Minecraft is a proven product. Fledgeling is a distant dream. Somewhere between Fledgeling and Minecraft, Uplift juts, jaggedly jousting juxtaposition.
How much can be accomplished in a breath? A day? A lifetime? What can be done with a grain of sand, a brick, or a mountain? What is it like to be a tuft of grass, a bug, a crystal, or an avalanche? Could intelligent rabbits build a civilization? All these questions and more, I intend to explore in Uplift.
If none of that interests you, you should probably stop here. But if it intrigues you, please read on.
Have you ever wanted to try making a tree? There are lots of difficult decisions! Whether to go for height, or breadth (or both?). How much water to use, and how much to save for later. What kind of seeds and dispersion method to employ. Whether to grow fast to a short height, or slowly to a great height. Should you use thorns and poison to protect yourself, or welcome wildlife along with the fertilizer and seed dispersal that they afford?
How about building a mountain range? It’s not as easy as it looks. You might want strong rocks at the base (so it doesn’t topple) and soft rock on top (to provide topsoil). But soft rock is easily eroded, and all the good minerals and gems are in the hard rocks in the base. Plus building a mountain range takes a long time, and as you move stuff around it’s going to disturb the ecosystem on the surface, cause earthquakes and landslides, and no end of headaches for miners.
Maybe you’ve wanted to grow a gemstone deep in the magma filled crevices of the earth. Or direct an avalanche as it thunders down a jagged slope. Maybe you’d prefer to play with mushrooms, decomposing leaves in the shade of mighty trees.
Procedural Living Multi-scale Voxel Epic Toybox
Uplift is about plants, bugs, animals, mushrooms, crystals, disasters and mountains. It’s also about how all of those things interact with one another to shape the landscape and ecosystem.
As a way of exploring what we’re going for, let’s break down the description.
Procedural: Everything in Uplift will be geared toward user-guided procedural generation. Minecraft uses procedural techniques to make the environment, but not the inhabitants, and the user is stuck interacting one voxel at a time. Uplift is designed around making procedural tools ubiquitous, and putting them in the hands of the user.
Living: Uplift is built around every element being active. Instead of sitting statically, every voxel in Uplift will grow, erode, live, and die, either at the user’s direction, or automatically. Uplift is designed to be active in every respect.
Multi-scale Voxel: Uplift is designed around four scales of voxel, each 32 times larger than the one before. The first scale is that of insects and sand, made of roughly 5mm blocks (the width of a blade of grass). The second is that of people and trees, made of roughly 20cm blocks (the width of your hand spread wide). The third is that of landscape, made of roughly 6.5m blocks (the height of a two story building). The fourth is that of mountains, about 200m. This range of scales allows for a similarly broad range of interactions and simulations (as well as “free” LOD reduction for a very long view distance).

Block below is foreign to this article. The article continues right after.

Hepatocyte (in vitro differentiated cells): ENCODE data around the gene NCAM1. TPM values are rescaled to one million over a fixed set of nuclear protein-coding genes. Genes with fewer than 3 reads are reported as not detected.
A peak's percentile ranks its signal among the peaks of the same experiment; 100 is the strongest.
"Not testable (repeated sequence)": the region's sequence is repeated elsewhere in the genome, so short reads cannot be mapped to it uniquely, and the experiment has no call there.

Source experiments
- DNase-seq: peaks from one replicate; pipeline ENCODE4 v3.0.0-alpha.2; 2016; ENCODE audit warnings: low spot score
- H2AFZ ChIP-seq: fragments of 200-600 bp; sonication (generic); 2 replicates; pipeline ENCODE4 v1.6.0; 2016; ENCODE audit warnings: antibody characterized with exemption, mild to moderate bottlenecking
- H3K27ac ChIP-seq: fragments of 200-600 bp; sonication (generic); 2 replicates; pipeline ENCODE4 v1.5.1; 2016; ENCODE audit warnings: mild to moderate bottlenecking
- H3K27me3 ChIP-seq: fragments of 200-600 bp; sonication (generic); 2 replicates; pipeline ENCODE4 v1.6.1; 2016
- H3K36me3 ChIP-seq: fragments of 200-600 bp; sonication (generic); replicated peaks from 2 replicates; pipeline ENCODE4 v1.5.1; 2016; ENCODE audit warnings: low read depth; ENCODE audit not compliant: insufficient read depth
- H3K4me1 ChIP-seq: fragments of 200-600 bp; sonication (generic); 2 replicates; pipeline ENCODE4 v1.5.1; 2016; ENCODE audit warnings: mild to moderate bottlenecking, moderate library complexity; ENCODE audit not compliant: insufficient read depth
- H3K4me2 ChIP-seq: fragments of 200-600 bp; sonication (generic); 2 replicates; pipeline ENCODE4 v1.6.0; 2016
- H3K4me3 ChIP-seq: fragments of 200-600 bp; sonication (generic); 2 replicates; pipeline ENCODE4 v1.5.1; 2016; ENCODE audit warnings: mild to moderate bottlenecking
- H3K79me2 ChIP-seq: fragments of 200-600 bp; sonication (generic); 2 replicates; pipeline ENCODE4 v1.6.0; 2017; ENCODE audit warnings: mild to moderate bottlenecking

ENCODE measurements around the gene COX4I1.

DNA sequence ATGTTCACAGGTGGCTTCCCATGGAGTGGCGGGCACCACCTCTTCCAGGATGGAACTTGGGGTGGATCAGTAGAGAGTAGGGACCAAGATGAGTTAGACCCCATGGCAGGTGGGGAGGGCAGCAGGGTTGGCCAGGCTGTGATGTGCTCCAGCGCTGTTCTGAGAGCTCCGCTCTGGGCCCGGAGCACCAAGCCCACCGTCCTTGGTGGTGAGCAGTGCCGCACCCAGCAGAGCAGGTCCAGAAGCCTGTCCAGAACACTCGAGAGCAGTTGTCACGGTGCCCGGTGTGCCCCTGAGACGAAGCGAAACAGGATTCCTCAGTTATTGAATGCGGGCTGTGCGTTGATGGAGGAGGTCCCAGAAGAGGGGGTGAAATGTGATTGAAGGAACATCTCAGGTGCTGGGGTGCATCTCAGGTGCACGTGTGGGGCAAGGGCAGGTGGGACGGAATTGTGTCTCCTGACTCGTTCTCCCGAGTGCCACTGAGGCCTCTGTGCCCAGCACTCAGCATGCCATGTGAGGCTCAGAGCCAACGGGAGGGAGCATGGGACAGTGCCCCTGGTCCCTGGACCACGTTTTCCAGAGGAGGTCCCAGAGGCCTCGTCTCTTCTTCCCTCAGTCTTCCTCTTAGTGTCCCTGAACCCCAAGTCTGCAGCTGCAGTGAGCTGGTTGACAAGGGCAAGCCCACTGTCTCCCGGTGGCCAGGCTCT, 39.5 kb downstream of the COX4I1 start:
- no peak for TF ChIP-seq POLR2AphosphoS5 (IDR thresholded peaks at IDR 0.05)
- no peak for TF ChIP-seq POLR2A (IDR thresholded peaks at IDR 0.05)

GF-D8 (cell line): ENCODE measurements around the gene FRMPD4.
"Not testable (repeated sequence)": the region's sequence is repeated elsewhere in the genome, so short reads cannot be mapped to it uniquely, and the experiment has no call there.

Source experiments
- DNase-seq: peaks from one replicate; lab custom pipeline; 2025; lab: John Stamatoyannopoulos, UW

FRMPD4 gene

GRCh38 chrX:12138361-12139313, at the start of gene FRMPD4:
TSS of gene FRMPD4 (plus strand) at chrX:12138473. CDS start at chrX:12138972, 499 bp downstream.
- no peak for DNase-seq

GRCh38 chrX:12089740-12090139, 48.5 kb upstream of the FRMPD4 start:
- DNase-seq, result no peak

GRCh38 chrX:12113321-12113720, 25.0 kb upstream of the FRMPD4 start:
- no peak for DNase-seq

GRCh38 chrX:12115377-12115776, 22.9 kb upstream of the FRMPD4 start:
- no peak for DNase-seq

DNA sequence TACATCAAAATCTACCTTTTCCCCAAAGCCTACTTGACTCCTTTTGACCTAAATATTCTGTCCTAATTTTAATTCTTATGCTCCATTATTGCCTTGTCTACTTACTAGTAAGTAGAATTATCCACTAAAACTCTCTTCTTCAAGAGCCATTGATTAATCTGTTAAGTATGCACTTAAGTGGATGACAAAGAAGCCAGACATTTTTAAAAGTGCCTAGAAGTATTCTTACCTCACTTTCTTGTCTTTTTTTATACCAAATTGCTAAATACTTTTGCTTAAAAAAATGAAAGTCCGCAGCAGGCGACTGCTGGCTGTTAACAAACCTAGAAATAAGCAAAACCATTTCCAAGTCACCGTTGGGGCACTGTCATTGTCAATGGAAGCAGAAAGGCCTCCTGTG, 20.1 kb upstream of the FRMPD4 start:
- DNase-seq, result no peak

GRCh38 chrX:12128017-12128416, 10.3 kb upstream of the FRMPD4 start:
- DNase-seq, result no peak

Epic: In the sense of long duration and the poetic rhythm, Uplift is intentionally epic by design. Accompanying the four spatial scales above, Uplift is set in four time scales. The first is the instant (around 1/10 of a millisecond). This is for things that happen really fast, explosions and collisions and fracture propagation. The second is the breath. It’s about two seconds, it is the measure of the motion of animals and people. The third is the day. It’s the amount of time it takes to sprout a mushroom, or grow a blade of grass. The fourth is the era (around 100 years). This is the measure of mountains and seas. Combined with the procedural tools above, the user will be able to interact meaningfully with all three of these time scales in the course of a few minutes of play. Grind is the opposite of epic, unless it’s directing your glaciers to grind mountains into chalky schist.
Toybox: The player is not a character in Uplift, but instead reaches into the microcosm to direct its course.There are no hard and fast win or loose states. There is no score (though there will be metrics). You can make a game out of it if you like, by setting your own goals. But fundamentally, Uplift is not trying to be a sport, or a competition. It’s just something interesting and intricate to play with. In this sense Uplift is a toy.
But Uplift is also a toybox in that you can choose what parts to play with. Want to play in a world with just rocks and animals? Fine… though the animals had better be lithovores! Prefer playing in a world made exclusively of soil and plants? Or detritus and fungus? That’s fine too. All of the elements of Uplift are designed to work in any combination. A few of them will even stand on their own.
So, there you go! An introduction to Uplift! Next I’ll go into detail about the various systems and how they interact.